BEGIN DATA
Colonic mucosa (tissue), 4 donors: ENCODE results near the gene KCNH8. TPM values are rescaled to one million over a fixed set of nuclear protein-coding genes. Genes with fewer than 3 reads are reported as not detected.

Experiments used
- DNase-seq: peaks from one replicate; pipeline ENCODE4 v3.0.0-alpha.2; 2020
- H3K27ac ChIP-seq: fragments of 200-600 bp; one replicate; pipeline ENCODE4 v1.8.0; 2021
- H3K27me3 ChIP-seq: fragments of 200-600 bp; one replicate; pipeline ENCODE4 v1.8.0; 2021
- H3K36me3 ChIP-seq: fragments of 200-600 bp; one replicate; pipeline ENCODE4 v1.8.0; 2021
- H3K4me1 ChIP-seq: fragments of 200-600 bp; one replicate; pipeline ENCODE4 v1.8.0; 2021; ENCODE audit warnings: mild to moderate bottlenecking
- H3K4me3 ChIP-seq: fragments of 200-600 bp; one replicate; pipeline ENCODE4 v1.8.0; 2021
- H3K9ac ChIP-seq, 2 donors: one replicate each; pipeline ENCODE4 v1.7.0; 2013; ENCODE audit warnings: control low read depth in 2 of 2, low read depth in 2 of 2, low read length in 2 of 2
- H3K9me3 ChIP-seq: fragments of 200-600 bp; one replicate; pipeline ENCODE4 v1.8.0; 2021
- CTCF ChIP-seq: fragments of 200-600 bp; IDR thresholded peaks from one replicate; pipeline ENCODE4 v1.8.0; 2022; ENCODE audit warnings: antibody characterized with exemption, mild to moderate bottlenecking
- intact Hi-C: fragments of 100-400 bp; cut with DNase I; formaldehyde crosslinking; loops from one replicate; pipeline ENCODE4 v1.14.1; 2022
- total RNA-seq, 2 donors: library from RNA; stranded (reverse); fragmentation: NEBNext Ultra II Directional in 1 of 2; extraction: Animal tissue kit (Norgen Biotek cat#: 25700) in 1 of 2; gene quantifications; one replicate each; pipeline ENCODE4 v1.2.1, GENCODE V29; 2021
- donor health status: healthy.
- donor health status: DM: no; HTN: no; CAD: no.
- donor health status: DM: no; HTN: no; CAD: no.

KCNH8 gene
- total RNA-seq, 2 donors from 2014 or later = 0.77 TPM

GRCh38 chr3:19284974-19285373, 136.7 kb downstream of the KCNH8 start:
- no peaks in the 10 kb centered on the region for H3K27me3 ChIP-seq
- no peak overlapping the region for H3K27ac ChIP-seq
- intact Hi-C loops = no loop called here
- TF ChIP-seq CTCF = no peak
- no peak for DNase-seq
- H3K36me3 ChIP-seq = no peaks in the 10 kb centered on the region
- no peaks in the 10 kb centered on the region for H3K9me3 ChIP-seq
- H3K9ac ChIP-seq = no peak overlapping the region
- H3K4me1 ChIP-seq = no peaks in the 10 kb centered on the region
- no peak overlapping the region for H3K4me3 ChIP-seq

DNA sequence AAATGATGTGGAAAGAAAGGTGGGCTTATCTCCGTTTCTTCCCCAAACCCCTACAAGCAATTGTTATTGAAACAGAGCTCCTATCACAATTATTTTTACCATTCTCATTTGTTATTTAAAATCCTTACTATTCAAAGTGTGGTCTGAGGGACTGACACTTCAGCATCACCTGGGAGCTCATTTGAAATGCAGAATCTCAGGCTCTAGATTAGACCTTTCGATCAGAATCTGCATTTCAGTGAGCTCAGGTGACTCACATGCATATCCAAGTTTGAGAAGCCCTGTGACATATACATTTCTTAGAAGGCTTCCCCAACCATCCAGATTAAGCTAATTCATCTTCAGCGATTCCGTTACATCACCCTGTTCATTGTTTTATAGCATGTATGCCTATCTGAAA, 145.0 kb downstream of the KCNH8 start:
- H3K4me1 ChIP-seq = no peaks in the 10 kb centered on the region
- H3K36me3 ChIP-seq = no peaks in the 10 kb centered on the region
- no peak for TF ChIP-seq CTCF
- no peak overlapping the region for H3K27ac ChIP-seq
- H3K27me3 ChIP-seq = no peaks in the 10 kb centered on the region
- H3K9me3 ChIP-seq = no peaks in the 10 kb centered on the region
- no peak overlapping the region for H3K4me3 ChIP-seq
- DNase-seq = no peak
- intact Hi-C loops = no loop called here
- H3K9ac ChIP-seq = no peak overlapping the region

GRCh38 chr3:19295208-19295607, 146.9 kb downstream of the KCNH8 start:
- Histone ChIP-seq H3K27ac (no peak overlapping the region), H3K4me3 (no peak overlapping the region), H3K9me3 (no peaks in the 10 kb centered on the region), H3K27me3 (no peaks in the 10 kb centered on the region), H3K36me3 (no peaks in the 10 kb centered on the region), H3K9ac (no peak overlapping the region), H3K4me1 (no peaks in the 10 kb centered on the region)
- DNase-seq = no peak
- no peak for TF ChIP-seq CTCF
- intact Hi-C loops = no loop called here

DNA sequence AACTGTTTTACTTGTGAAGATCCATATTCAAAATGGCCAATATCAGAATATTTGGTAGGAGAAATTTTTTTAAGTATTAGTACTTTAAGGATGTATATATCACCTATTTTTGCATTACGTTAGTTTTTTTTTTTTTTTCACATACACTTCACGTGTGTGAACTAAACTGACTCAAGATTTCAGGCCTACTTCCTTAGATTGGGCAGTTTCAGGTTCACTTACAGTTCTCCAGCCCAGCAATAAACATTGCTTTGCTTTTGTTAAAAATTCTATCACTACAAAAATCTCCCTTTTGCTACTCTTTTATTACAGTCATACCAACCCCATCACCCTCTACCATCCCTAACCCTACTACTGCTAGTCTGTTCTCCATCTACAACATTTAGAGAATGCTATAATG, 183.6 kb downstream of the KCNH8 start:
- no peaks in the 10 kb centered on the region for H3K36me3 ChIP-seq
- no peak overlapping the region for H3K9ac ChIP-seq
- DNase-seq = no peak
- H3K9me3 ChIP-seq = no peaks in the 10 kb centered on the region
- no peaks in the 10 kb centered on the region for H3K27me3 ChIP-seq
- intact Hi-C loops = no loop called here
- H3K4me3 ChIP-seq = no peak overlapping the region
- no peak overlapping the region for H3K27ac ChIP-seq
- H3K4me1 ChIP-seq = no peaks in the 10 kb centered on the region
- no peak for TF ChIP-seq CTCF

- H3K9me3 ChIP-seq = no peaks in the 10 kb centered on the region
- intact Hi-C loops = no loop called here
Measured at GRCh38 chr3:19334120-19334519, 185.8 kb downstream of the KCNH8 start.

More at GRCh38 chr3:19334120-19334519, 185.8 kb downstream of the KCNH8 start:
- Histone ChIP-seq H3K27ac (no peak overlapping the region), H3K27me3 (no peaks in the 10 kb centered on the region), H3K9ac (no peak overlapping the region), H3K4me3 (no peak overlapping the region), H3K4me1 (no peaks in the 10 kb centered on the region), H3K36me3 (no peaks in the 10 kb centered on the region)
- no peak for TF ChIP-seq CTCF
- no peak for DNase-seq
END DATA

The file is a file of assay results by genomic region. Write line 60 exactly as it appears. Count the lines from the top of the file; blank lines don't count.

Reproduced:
More at GRCh38 chr3:19334120-19334519, 185.8 kb downstream of the KCNH8 start: